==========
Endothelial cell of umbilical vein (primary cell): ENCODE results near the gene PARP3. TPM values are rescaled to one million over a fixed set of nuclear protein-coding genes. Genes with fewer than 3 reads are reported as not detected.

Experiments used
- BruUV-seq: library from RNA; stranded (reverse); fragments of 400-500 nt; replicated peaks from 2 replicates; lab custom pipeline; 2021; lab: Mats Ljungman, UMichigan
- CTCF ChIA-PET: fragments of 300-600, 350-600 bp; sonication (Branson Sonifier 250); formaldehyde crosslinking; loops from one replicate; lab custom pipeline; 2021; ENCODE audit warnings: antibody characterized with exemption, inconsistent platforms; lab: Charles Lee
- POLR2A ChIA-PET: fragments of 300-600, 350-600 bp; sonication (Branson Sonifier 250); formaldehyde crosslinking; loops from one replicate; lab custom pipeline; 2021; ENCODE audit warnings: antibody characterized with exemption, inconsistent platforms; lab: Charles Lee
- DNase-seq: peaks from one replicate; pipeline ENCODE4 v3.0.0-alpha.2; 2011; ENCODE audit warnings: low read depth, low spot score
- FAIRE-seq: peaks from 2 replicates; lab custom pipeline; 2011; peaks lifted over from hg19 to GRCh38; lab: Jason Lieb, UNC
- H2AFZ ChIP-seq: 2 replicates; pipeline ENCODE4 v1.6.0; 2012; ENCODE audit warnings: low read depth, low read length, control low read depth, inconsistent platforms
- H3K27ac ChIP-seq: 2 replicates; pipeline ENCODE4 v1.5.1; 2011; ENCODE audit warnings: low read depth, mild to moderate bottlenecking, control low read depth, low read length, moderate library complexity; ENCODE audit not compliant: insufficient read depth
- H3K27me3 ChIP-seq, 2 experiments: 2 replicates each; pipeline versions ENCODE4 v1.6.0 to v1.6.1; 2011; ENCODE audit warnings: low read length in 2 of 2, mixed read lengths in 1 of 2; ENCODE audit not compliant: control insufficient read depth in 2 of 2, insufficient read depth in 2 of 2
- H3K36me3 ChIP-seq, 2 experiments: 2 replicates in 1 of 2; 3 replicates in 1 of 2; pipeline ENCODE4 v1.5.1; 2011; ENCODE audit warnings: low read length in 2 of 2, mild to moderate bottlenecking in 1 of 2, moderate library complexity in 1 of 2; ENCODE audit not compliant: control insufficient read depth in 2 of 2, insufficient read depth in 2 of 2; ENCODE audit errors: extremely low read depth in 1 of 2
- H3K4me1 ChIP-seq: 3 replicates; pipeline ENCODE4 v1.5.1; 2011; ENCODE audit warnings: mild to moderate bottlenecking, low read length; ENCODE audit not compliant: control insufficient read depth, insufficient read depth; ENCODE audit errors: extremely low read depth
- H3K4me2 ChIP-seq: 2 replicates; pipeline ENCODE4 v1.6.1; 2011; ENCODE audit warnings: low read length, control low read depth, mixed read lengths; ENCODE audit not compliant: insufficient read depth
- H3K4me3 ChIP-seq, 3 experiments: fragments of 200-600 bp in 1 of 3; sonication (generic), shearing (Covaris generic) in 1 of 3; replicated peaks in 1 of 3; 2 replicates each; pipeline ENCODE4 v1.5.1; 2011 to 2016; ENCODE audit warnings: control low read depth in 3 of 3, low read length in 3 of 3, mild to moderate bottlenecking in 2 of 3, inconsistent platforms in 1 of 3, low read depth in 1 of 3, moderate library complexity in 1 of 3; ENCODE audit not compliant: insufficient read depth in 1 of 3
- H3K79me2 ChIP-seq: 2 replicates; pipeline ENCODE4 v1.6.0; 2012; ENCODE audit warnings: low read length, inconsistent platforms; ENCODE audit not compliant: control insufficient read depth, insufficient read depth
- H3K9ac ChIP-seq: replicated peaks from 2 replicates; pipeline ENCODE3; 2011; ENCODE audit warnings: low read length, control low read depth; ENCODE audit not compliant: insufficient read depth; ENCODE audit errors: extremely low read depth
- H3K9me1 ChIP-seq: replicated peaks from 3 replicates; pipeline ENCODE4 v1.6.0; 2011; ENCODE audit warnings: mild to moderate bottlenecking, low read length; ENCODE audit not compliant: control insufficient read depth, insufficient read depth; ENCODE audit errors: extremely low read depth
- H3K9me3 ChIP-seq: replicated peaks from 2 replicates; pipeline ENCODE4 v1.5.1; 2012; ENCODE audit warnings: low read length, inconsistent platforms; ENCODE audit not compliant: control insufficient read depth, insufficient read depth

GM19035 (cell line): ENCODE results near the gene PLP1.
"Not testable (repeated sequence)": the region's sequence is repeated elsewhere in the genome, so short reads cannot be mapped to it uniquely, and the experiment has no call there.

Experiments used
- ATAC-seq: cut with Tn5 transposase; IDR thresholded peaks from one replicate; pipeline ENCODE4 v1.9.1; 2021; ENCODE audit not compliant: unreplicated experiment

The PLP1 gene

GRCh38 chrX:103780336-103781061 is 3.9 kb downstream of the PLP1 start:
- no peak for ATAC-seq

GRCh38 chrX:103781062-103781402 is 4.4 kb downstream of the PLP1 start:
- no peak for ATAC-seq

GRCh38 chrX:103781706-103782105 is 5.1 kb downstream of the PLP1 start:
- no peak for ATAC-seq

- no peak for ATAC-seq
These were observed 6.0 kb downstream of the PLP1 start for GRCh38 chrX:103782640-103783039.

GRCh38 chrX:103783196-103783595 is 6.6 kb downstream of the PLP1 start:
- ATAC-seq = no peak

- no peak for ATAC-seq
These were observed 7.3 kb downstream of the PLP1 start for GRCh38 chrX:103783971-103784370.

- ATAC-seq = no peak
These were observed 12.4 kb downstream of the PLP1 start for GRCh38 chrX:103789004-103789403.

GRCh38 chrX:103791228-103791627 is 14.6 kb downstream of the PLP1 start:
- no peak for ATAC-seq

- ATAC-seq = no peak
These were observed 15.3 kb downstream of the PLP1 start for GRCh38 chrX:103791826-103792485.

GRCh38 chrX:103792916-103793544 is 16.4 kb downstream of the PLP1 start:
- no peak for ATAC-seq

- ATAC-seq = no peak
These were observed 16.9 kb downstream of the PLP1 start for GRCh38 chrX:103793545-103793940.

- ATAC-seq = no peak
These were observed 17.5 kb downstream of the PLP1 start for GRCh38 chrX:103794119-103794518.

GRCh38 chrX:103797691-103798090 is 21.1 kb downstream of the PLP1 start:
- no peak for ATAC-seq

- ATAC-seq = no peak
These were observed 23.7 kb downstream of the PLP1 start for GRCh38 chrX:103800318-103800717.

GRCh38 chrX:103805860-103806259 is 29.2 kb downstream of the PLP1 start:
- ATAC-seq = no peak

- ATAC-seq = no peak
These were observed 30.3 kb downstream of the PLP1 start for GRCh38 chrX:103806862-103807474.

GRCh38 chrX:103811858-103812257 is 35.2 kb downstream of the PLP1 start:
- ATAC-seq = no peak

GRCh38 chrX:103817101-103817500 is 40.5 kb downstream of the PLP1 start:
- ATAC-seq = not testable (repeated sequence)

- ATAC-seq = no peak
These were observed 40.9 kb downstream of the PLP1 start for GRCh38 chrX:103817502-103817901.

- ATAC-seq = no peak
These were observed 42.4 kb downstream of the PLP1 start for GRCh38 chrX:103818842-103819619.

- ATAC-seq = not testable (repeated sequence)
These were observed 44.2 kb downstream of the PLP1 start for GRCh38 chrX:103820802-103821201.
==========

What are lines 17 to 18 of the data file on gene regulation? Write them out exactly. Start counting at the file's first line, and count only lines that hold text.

- H3K9me1 ChIP-seq: replicated peaks from 3 replicates; pipeline ENCODE4 v1.6.0; 2011; ENCODE audit warnings: mild to moderate bottlenecking, low read length; ENCODE audit not compliant: control insufficient read depth, insufficient read depth; ENCODE audit errors: extremely low read depth
- H3K9me3 ChIP-seq: replicated peaks from 2 replicates; pipeline ENCODE4 v1.5.1; 2012; ENCODE audit warnings: low read length, inconsistent platforms; ENCODE audit not compliant: control insufficient read depth, insufficient read depth